Title: The Sorrows of Werter, As You Like It, and The Tale of Gamelyn
Author: Goethe, Shakespeare, and Chaucer
Publisher: Cassell & Company, 1886
Condition: Hardcover, patterned edges. Pocket size. Excellent condition.
About the book:
The Sorrows of Werter – Goethe (from Wikipedia):
The Sorrows of Young Werther (German: Die Leiden des jungen Werthers) is an epistolary and loosely autobiographical novel by Johann Wolfgang von Goethe, first published in 1774; a revised edition of the novel was published in 1787. Werther was an important novel of the Sturm und Drang period in German literature, and influenced the later Romantic literary movement.
Finished in six weeks of intensive writing during January–March 1774, its publication instantly made the 24-year-old Goethe one of the first international literary celebrities. Of all his works, this book was the most known to the general public.
The majority of The Sorrows of Young Werther is presented as a collection of letters written by Werther, a young artist of highly sensitive and passionate temperament, and sent to his friend Wilhelm.
In these letters, Werther gives a very intimate account of his stay in the fictional village of Wahlheim (based on the town of Garbenheim, near Wetzlar). He is enchanted by the simple ways of the peasants there. He meets Lotte, a beautiful young girl who is taking care of her siblings following the death of their mother. Despite knowing beforehand that Lotte is already engaged to a man named Albert who is 11 years her senior, Werther falls in love with her.
As You Like It – Shakespeare (from Wikipedia):
As You Like It is a pastoral comedy by William Shakespeare believed to have been written in 1599 or early 1600 and first published in the First Folio, 1623. The play’s first performance is uncertain, though a performance at Wilton House in 1603 has been suggested as a possibility. As You Like It follows its heroine Rosalind as she flees persecution in her uncle’s court, accompanied by her cousin Celia and Touchstone the court jester, to find safety and, eventually, love, in the Forest of Arden. Historically, critical response has varied, with some critics finding the work of lesser quality than other Shakespearean works and some finding the play a work of great merit.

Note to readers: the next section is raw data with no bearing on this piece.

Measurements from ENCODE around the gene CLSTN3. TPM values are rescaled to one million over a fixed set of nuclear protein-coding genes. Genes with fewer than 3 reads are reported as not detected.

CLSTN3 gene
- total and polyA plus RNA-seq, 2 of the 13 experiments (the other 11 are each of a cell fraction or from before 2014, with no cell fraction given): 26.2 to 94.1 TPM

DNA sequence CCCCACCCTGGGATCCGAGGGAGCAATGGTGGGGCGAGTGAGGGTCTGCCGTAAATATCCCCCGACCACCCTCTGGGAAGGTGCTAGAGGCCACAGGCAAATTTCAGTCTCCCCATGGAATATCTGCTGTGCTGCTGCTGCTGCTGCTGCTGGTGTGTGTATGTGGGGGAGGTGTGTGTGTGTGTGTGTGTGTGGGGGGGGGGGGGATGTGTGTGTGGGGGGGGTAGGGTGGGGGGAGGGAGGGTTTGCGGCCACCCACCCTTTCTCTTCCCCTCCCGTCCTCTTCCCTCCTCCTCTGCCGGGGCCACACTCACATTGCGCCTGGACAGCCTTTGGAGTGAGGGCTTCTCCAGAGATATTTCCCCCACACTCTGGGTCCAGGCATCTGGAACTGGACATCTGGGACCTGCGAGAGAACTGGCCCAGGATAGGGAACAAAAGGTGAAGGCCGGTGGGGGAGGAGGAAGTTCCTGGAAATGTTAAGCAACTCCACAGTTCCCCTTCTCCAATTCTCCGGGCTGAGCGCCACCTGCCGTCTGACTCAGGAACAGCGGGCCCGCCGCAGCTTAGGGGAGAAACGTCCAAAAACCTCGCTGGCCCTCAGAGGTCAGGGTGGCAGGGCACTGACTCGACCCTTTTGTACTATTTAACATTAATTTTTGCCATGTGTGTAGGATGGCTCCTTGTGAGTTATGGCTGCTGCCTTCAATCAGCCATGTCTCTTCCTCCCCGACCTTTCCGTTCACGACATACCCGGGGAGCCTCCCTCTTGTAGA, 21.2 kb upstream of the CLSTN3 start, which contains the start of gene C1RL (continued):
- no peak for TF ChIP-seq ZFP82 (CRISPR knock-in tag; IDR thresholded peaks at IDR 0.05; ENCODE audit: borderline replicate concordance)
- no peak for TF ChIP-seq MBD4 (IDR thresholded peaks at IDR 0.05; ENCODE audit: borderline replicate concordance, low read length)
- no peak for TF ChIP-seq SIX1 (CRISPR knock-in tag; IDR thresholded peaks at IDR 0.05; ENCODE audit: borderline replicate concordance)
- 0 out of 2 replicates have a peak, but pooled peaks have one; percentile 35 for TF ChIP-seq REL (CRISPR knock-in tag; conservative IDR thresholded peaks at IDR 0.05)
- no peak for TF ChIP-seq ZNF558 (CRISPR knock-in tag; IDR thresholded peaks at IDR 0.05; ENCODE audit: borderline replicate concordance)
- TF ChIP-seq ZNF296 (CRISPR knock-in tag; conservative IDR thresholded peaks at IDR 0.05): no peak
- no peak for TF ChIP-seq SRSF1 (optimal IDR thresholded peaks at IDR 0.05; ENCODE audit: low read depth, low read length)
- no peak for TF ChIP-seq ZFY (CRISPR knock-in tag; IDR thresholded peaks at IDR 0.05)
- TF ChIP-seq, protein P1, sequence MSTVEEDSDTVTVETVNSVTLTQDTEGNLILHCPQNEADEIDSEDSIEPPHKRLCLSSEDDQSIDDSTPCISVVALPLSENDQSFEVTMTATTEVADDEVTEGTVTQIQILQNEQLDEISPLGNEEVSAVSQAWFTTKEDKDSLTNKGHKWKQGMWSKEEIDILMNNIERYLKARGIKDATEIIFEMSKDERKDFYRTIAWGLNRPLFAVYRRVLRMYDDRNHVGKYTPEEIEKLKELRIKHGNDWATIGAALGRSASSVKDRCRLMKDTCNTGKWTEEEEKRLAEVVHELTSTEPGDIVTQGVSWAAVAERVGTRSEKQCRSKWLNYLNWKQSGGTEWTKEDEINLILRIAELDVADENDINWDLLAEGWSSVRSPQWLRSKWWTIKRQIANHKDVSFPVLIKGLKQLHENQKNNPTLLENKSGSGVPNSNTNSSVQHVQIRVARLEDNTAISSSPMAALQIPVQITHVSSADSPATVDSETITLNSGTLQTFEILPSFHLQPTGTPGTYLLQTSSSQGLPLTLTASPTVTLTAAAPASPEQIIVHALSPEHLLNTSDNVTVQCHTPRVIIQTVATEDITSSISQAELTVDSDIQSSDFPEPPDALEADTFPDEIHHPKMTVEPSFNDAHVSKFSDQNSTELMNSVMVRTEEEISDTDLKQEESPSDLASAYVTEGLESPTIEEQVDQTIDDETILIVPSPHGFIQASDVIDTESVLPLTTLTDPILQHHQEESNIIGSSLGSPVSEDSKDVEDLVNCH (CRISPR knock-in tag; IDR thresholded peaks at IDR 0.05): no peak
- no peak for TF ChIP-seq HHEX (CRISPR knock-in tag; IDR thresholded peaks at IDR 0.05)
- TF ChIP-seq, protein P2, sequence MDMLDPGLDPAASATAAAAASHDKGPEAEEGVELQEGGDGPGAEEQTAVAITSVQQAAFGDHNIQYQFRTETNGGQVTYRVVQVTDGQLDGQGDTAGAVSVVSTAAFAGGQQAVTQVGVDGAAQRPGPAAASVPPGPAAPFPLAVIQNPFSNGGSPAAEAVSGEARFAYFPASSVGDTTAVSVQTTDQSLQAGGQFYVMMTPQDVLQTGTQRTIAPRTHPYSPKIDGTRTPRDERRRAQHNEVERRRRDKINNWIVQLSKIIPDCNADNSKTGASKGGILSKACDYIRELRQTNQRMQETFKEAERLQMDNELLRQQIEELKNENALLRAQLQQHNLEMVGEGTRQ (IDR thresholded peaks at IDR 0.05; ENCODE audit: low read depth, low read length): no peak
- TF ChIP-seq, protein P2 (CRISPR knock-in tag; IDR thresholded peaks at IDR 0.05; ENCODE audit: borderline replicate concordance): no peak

The play features one of Shakespeare’s most famous and oft-quoted speeches, “All the world’s a stage”, and is the origin of the phrase “too much of a good thing”. The play remains a favourite among audiences and has been adapted for radio, film, and musical theatre.
The Tale of Gamelyn – Chaucer (from Wikipedia):
The Tale of Gamelyn is a romance written in c. 1350 in a dialect of Middle English, considered part of the Matter of England. It is presented in a style of rhymed couplets and described by Skeat as “the older and longer kind of ballad” and by Ramsey as a “rough and ready romance.” The Tale of Gamelyn is one of 25 stories within Geoffrey Chaucer’s Canterbury Tales in which it follows the unfinished Cook’s Tale. This 900 line romance takes place during the reign of King Edward I and tells the story of Gamelyn, and the various obstacles he must overcome in order to retrieve his rightful inheritance from his older brother. The tale confronts the corruption of the law, illuminating a lack of moral and political consistency. There is no indication as to where exactly this story takes place, given that the text itself has no place names, and Gamelyn’s family name of Boundys most likely just signifies a type of boundary.